Top
#302980 - 09/04/17 05:50 PM Re: Houston, Texas [Re: jgw]
jgw Offline
member

Registered: 05/22/06
Posts: 1738
Loc: Port Angeles, WA
Remember, when the current governor of Texas came to power, and the army was running war games in Texas that/this governor bravely called out the Texas national guard to fight of the 'invasion' of the US Army!
http://www.npr.org/sections/itsallpoliti...-obama-takeover
google "texas governor declares invasion by army"

I have friends in Texas. They are not liberals in any sense of the word, but they all firmly believe, and are sick and tired, of crazies in their government. That, obviously, does not extend to the Texas voting public <G>

Top
#302985 - 09/04/17 10:13 PM Re: Houston, Texas [Re: jgw]
Jeffery J. Haas Offline


Pooh-Bah

Registered: 08/03/04
Posts: 12726
Loc: Whittier, California
I have a FAMILY member who firmly believed that the Jade Helm exercise was a deliberate attempt by Obama to declare martial law in Texas. He bought the Alex Jones story hook, line and sinker!
They were even sharing "maps" that showed Wal-Mart stores where military equipment was being staged for transport TO Texas using underground tunnels from California to Texas via these closed Wal-Mart stores.
I LIVE a quarter mile from one of the "ground zero" Wal-Mart stores in Pico Rivera, CA.
A friend of mine, who lives in his RV ever since his wife threw him out, was living IN the PARKING LOT OF that Wal-Mart store.
No black helicopters, no tunneling equipment, no MILLIONS of tons of DIRT that one would expect if they were tunneling from California to Texas, no military equipment...NOTHING.

It didn't matter. The more I showed proof that the Jones hysteria was nonsense, the further my sibling dug his heels in.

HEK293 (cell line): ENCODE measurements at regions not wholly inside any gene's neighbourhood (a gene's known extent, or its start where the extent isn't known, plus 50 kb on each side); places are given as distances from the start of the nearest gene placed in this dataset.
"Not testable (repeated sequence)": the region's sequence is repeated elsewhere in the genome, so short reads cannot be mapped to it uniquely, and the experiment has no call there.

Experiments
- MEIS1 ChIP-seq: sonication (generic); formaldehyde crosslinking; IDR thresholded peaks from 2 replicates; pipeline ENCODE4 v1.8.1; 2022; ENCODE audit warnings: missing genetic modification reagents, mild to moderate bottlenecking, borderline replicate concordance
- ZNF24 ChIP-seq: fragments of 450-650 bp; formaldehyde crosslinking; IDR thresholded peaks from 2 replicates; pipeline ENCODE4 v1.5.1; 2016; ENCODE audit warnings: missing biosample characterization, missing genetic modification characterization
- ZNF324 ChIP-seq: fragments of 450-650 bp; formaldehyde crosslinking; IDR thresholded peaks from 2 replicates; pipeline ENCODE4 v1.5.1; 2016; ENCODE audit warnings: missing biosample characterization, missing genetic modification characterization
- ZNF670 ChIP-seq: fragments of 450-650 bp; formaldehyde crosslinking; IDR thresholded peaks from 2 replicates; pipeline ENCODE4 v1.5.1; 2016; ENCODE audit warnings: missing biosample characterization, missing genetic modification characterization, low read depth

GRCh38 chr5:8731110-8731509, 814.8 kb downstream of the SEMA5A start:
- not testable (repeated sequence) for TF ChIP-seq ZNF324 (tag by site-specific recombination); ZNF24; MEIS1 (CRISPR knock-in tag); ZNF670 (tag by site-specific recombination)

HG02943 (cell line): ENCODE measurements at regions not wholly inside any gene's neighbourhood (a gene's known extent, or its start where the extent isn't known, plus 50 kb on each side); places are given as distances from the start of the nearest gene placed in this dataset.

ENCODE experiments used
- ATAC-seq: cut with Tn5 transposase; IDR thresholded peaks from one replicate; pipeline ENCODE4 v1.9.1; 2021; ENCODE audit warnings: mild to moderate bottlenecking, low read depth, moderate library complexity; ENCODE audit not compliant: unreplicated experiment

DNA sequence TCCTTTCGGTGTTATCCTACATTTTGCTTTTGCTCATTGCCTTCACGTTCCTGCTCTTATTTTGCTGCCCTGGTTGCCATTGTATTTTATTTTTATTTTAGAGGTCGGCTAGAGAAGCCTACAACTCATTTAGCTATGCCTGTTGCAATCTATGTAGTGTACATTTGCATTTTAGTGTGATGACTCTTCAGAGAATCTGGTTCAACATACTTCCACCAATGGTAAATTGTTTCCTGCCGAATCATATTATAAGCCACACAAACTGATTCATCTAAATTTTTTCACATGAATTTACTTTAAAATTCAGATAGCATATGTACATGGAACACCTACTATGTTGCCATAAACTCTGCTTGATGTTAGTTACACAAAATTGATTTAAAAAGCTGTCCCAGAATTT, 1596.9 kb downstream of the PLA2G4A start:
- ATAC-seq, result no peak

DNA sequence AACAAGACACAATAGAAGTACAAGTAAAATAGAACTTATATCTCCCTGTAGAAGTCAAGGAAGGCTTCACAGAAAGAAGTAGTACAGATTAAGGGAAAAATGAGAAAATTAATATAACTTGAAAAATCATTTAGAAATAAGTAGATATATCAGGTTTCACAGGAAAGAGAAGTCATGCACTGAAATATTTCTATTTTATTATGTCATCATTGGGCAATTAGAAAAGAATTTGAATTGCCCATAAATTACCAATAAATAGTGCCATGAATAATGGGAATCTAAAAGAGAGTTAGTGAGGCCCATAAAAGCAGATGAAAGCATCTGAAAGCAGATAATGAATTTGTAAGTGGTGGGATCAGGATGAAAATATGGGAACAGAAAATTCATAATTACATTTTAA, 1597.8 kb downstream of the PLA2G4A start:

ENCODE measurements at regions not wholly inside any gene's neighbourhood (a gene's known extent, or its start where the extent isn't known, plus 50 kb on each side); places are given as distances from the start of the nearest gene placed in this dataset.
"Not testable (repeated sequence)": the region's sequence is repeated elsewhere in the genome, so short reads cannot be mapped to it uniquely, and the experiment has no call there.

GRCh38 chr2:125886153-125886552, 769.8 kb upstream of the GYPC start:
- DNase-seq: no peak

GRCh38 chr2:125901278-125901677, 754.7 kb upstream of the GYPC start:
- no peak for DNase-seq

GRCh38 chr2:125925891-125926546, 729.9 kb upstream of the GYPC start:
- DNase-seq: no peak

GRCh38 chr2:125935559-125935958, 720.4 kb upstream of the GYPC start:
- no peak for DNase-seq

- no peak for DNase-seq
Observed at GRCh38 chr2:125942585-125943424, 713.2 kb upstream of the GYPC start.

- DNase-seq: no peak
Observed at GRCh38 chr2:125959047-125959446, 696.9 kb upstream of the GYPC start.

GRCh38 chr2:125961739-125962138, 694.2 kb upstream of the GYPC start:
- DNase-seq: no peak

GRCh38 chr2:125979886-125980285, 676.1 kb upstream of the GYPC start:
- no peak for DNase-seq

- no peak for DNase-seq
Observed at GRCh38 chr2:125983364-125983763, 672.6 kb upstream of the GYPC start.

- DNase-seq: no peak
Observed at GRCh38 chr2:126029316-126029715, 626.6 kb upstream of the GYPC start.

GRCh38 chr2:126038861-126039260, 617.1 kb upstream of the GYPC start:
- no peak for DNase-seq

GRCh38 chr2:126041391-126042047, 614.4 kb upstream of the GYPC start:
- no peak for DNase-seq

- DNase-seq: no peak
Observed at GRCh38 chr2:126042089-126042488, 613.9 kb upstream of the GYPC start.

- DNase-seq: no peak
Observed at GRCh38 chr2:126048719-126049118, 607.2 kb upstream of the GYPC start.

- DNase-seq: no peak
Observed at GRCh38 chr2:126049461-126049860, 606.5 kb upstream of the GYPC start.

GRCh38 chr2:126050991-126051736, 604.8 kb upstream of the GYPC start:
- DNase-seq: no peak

And mind you, he had just retired from a thirty year career with a major national defense contractor where he was in charge of logistics. He is not a stupid man.
But he was, and still is, THOROUGHLY HYPNOTIZED.

He also still believes that "Killery" was running a child sex ring out of the basement of a pizzeria.

I cannot explain how normally intelligent people suddenly take total leave of their senses and become hypnotized this way. It's cult behavior, straight up.
If Alex Jones were to start a church on some Central American island and tell people to drink cyanide laced Kool-Aid,
I am firmly convinced my sibling would be among the first in line.
And that thought scares the bejeezus out of me.
_________________________
The men the American public admire most extravagantly are the most daring liars; the men they detest most violently are those who try to tell them the truth. - H. L. Mencken

Top
#302987 - 09/05/17 12:14 AM Re: Houston, Texas [Re: jgw]
pondering_it_all Offline
veteran

Registered: 02/27/06
Posts: 7094
Loc: North San Diego County
I wonder if the initial brain-washing is done by Evangelical Christianity: You have to learn to accept mutually contradictory things, which may be outside any real-world experiences, with absolutely zero evidence.

Once you have that down, there are all sorts of magical things you can believe.

Top
#302993 - 09/05/17 05:25 AM Re: Houston, Texas [Re: jgw]
Jeffery J. Haas Offline


Pooh-Bah

Registered: 08/03/04
Posts: 12726
Loc: Whittier, California
I suspect that is also true of the Jews for Jesus community, of which he is a part.
Never mind that most Jews will adamantly insist he is not actually Jewish but he says that he is.
He looks, acts, talks and thinks like a RW fundie evengelical dominionist, except for the Jewish clothing accessories.
_________________________
The men the American public admire most extravagantly are the most daring liars; the men they detest most violently are those who try to tell them the truth. - H. L. Mencken

Top
#303037 - 09/07/17 07:17 PM Re: Houston, Texas [Re: jgw]
jgw Offline
member

Registered: 05/22/06
Posts: 1738
Loc: Port Angeles, WA
Now that Trump has decided that its only right that religions preach politics from the pulpit you can count on a lot of very strange coming from the religious communities. Praise be!!!

Top
Page 1 of 2 1 2 >

Who's Online
0 registered (), 29 Guests and 0 Spiders online.
Key: Admin, Global Mod, Mod
Newest Members
TrentonP, Nosf50, erumonej, Jensen Breck, Albertapkr
6248 Registered Users
A2